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Testimony of John B. Anderson to the  National Commission on Federal Election Reform (Ford-Carter Commission)

May 24, 2001

Executive Summary and Statutory Proposals

Summary of remarks: I am President of the Center for Voting and Democracy, a national non-partisan, non-profit organization founded in 1992 that studies elections -- local, state, federal, and international -- and advocates reforms to promote increased participation with strong and fair representation. I served in Congress for two decades and ran for president in 1980, appearing on the ballot of all 50 states as an independent candidate.

We have been far too careless with our right to vote.

  1. Our election administrators have come to accept as normal a two percent failure rate in the casting and counting of votes -- which amounts to some two million votes not counting in each of the last three presidential elections. 
  2. We limit access to the polls through such devices as shortened polling hours. 
  3. Our voter registration system is a failure in most states, both because so many citizens fail to register because of inaccuracies and redundancy. 
  4. We have been far too casual in disenfranchising people due to past felony convictions -- not only creating inequalities, but influencing future lack of participation by children of those disenfranchised. 
  5. Most of our laws governing legislative redistricting are as outmoded and primitive as we know our laws governing election administration to be.

The Center for Voting and Democracy has two areas of particular concern: 1) ensuring the accuracy of voter intentions by requiring that winners have majority support from those they represent and 2) providing full representation to voters. Strong arguments for these reforms can be made by supporters of the current two-party system, but I support them because of a strong belief in multi-party democracy. New parties offer voters better choices and bring important perspectives to political debate. They provide a check on any drift of major parties away from substantial numbers of people. To give the major parties the same kind of competition we believe so important in our free market economy, we must eliminate the many barriers that thwart efforts to build new parties.

We should require winners of unitary offices -- such as president, governor and U.S. Senator -- to have majority support. Failing to do so allows distortions of popular will and keeps minor candidates in the role of "spoiler." Instant runoff voting generates a majority winner in a single round of voting and has been tested for decades in major elections. States could adopt it for all federal and state races or Congress could enact it for all federal races except for president. It is a particularly sensible alternative to runoff elections, which can be an expensive headache for election administrators.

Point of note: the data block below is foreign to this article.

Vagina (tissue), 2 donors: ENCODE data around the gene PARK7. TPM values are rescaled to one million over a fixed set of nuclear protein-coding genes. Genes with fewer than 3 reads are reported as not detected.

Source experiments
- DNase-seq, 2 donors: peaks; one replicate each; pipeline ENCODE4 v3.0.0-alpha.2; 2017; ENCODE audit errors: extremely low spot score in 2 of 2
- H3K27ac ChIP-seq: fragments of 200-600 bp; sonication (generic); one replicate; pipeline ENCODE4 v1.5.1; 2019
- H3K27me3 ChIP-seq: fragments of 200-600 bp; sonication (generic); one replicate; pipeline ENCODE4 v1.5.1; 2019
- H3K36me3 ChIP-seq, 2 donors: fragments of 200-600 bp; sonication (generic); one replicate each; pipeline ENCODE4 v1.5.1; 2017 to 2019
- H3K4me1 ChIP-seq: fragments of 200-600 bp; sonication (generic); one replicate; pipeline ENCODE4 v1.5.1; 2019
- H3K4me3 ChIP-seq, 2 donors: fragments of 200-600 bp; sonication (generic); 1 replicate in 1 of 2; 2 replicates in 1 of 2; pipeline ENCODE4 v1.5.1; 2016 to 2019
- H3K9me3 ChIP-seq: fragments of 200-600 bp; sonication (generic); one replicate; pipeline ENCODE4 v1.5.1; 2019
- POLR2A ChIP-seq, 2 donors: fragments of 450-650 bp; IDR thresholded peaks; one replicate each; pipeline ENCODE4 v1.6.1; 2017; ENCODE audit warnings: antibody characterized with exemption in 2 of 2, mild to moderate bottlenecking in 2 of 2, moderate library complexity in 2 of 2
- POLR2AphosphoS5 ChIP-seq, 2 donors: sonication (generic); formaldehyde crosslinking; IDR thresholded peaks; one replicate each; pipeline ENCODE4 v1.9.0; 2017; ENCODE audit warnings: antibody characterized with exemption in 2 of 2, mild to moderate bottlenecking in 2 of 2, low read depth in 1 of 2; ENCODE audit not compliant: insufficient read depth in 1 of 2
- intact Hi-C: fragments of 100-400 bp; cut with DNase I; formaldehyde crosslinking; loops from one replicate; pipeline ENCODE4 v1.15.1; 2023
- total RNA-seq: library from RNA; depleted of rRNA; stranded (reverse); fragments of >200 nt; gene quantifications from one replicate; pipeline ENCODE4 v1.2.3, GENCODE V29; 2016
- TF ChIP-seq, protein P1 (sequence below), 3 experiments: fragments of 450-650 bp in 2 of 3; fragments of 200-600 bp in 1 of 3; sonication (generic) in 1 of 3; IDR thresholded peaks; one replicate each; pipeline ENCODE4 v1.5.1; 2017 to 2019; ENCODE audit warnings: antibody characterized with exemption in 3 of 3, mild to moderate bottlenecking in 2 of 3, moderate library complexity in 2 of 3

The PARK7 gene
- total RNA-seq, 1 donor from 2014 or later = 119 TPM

To address the pervasive lack of competition and to provide full representation of our diversity through constitutional means, we should adopt full representation systems such as the cumulative voting method that Illinois leaders such as former Governor Jim Edgar and former Congressman Abner Mikva recommend be restored for electing that state's House of Representatives. There are powerful arguments for these systems as a means to ease the growing regional polarization apparent in our politics, to generate more competition and to provide fuller representation of our diversity through constitutional means. Although fully proportional systems are used in most established democracies, we at least should allow states to consider multi-seat district, candidate-based systems for congressional elections that would have the primary effect of broadening representation within the major parties.

Summary of statutory proposals

Voting equipment: States should use modern voting equipment, paid for primarily by the federal government, that minimizes voter error and provides maximum access for all citizens, including people with disabilities, senior citizens and people whose primary language is not English. Newly-purchased equipment should accommodate all ballot types currently used for elections in the United States, included ranked-choice ballots.

Minimum standards for election administration: The federal government should set minimum standards for voting equipment and various areas of administration and voter education. The federal government should provide funding to assist states in meeting these standards. States should extend their polling hours to at least 8 pm.

Voter registration: We should take steps either to register far more Americans in a reliable manner or enact same-day voter registration.

Reenfranchisment: States should restore voting rights to ex-felons. Congress should debate banning this form of disenfranchisement in federal elections.

Redistricting: As with election administration, the federal government should set minimum standards for how redistricting must be done. States should move toward criteria-driven methods that remove partisan politics from consideration.

Fair access: Independents and third parties should not be denied fair access to electoral politics. There should be reasonable thresholds of support necessary to gain access to the ballot and to candidate debates. The Federal Elections Commission should have representatives of political independents and minor parties as well as the major parties. Anti-fusion laws should be repealed, either by states or by Congress.